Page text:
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Defining Your Market

Mon, 29 July 2002

Many businesses define their market by looking at the product or service they are providing; that is, they are product-led.
Whilst sometimes that can be effective, in most cases businesses need to be market-led: they should be looking at, and planning, everything from the viewpoint of the customer, identifying what needs customers are seeking to fulfil when they buy a particular product or service.

Defining your market

The ideal starting point is to define quite precisely the market that you are targeting. For example, a small off-licence may only service the needs of a few dozen streets, whereas a specialist restaurant will have to call on a much larger catchment area to be viable. In what market is, say, Parker Pens? They see themselves in the gift business - so they compete against the likes of Ronson lighters, not BiC biros.
  • You may eventually decide to sell to different markets. For example: a retail business could service a local area through the shop and a national area by mail order. A small manufacturing business could branch out into exporting.
  • People often flounder in initial market research by describing their markets too broadly. For example, saying that they are in the motor industry when they really mean second-hand car sales in Gateshead.
  • It may help you to think about your market by using a technique called market segmentation. Start with the big picture and break it into logical segments that differ, for example, buying habits, buying ability, location, etc.


The Burton Group originally manufactured and sold men’s suits through a chain of stores. But in the early 1980s, they started to think carefully about the market and began to segment it by age of purchaser, style, cost, etc, and then concentrated on offering well designed, value for money clothes which they marketed carefully. This was so successful that they eventually stopped manufacturing themselves and now sub-contract it all.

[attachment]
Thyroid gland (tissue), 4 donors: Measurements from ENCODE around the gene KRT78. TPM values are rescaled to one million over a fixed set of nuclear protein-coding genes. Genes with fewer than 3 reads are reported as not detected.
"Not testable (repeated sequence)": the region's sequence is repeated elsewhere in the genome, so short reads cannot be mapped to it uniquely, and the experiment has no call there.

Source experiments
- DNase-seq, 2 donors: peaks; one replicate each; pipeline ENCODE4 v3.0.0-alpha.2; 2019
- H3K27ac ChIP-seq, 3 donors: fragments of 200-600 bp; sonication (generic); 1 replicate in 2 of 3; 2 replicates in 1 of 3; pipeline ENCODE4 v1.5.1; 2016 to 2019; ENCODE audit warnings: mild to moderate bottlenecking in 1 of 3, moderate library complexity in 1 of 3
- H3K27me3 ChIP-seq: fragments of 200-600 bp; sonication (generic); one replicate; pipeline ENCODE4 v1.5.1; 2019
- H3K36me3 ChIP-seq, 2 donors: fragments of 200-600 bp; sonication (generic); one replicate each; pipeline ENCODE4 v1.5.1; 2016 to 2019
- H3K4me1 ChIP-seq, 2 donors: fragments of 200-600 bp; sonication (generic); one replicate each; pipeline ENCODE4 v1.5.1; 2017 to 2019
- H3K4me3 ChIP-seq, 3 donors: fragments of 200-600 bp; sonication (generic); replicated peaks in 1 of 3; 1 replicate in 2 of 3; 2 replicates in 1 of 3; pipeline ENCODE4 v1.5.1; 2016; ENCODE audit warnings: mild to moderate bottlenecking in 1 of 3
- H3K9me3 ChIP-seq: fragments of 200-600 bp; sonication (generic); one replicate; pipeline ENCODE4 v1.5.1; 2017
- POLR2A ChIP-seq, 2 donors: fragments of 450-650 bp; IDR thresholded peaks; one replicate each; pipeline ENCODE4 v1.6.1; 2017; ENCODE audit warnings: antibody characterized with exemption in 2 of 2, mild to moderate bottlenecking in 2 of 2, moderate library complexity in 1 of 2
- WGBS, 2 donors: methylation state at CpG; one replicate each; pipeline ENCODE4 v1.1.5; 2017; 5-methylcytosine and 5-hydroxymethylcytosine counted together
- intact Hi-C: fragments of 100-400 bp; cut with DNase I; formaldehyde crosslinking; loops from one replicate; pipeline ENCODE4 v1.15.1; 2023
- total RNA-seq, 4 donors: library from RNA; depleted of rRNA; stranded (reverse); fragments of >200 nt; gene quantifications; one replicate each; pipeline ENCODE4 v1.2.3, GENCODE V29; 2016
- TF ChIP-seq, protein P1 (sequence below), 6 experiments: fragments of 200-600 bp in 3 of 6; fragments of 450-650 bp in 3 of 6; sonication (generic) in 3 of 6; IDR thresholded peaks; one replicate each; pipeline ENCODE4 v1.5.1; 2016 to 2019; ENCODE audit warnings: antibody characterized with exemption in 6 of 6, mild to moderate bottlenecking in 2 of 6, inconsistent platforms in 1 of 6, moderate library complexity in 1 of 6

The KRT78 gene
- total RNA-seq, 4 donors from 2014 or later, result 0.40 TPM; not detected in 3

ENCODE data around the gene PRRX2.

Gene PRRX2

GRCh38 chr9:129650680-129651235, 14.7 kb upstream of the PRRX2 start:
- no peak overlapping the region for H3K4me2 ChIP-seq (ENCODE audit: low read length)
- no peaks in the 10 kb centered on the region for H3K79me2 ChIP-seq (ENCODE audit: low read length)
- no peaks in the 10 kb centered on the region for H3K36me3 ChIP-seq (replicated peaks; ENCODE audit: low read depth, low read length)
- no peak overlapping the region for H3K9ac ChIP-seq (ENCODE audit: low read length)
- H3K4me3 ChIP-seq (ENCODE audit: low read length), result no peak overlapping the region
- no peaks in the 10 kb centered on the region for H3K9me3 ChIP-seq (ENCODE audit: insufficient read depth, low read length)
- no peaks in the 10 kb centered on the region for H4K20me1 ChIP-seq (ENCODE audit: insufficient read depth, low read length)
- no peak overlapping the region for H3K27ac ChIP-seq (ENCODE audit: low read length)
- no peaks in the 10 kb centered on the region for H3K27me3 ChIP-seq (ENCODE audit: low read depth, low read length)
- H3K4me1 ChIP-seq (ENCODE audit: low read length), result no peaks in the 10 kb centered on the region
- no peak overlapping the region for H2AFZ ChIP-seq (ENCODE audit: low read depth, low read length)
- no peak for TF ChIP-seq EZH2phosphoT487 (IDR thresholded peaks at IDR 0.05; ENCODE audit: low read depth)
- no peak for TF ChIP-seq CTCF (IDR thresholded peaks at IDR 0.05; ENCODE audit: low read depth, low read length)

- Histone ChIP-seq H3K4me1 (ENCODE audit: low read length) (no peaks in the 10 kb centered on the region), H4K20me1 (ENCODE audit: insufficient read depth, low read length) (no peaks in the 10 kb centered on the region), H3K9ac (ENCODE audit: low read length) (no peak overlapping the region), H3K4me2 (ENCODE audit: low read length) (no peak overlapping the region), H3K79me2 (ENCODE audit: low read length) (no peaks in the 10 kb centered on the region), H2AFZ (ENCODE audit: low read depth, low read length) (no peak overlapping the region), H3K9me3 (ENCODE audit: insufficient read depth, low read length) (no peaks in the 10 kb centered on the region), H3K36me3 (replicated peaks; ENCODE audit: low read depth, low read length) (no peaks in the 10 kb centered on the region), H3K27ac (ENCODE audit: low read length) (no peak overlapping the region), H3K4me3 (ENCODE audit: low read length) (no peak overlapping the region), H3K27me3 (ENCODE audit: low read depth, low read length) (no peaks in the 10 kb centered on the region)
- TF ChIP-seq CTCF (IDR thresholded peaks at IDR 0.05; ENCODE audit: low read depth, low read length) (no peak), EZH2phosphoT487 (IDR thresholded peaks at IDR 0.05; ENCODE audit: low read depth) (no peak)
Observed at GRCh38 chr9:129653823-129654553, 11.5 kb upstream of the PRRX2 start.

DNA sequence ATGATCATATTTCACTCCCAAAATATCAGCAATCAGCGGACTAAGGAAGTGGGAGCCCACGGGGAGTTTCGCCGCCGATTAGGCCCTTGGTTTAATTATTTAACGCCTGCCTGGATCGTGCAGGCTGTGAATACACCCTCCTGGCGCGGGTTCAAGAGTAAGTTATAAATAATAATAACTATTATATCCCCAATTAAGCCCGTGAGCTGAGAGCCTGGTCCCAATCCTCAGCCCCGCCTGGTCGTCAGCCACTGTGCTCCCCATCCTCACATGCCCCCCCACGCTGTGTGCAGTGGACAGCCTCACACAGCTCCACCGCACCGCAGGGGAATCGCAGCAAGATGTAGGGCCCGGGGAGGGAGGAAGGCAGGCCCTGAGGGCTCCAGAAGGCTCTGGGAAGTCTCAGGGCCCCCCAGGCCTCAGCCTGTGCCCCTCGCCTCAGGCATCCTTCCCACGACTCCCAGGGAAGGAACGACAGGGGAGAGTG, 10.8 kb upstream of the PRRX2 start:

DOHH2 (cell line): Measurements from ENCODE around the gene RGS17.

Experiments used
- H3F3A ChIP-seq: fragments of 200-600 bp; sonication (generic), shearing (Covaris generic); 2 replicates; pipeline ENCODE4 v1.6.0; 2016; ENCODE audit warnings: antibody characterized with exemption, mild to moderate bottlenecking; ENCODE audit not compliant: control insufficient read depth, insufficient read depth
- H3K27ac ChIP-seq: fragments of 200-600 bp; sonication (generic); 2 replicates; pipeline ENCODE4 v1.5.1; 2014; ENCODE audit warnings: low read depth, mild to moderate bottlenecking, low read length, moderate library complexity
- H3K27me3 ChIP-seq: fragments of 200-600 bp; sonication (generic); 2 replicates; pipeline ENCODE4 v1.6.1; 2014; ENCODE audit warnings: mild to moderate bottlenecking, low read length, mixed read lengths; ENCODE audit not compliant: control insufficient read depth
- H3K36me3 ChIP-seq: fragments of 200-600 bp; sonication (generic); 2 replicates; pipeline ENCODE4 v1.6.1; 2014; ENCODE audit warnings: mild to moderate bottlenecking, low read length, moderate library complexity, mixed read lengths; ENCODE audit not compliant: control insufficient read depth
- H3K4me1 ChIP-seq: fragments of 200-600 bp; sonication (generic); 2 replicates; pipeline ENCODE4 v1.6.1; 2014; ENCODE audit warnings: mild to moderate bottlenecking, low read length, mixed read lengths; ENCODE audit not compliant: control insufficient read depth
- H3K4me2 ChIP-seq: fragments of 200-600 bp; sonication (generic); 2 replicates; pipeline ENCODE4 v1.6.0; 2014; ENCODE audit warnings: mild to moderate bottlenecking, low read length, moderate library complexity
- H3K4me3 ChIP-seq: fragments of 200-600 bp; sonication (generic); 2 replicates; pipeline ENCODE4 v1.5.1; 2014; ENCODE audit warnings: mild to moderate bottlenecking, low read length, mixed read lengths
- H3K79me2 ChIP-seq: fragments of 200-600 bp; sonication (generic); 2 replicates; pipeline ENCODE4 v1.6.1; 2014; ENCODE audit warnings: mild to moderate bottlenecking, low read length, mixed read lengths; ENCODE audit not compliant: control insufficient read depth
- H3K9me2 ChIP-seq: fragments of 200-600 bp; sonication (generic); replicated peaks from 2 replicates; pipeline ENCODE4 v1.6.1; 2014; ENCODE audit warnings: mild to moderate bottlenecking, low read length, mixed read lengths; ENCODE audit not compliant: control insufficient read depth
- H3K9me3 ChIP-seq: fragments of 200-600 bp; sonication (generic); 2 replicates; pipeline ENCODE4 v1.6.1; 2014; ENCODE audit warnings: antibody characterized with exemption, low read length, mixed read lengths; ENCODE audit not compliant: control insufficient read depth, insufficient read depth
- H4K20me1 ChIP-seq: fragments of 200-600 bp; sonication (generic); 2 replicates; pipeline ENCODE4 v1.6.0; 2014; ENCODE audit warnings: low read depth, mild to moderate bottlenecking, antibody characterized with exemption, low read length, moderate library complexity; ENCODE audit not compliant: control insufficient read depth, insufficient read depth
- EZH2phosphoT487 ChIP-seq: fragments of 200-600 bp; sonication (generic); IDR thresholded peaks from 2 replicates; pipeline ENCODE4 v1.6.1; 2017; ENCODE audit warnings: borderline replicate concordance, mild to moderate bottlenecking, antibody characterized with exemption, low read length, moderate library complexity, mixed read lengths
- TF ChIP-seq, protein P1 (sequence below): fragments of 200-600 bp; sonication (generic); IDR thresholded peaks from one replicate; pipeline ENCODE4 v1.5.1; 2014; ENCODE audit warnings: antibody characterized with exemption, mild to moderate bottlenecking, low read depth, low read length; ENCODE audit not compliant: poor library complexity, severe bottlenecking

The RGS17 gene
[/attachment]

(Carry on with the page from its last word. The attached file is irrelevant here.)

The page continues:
The way they have segmented the market for womenswear is shown in the figure. Apart from Debenhams, a department store, all their shops are focused at a specific, single gender market.You too should segment your market. You do not have to sell to more than one segment, but the process can help you to define your customers more accurately.

Segmenting your market 

Segmenting the market helps you to understand market composition, interpret and present statistical information and target the customers most likely to buy your products. The information you collect can be used in designing effective advertising, deciding on a suitable pricing structure, providing the right products, knowing the best location, and so on. It will help you to make informed decisions. Usually customers can be profiled by criteria such as age, occupation, home ownership, etc. For example, imagine your product is a luxury item, which can only be afforded by certain income groups. Of these, you are only able to supply people in your immediate area. Of these, female homemakers are the main purchasers. They must be able to drive, aged between 20 and 30 and have no children. It is not long before you have defined a quite precise group for whom a wide range of information is available.
Careful segmentation will help you define your market accurately. But segmentation alone is not enough for a business to be successful. Businesses must offer a top quality product or service; they must differentiate themselves from their competitors; and, most importantly, they must closely match their product or service to the specific needs of their customers.
You will need to decide how to reach your customers, through advertising, point of sale material, etc. This should all be set out in a marketing plan.

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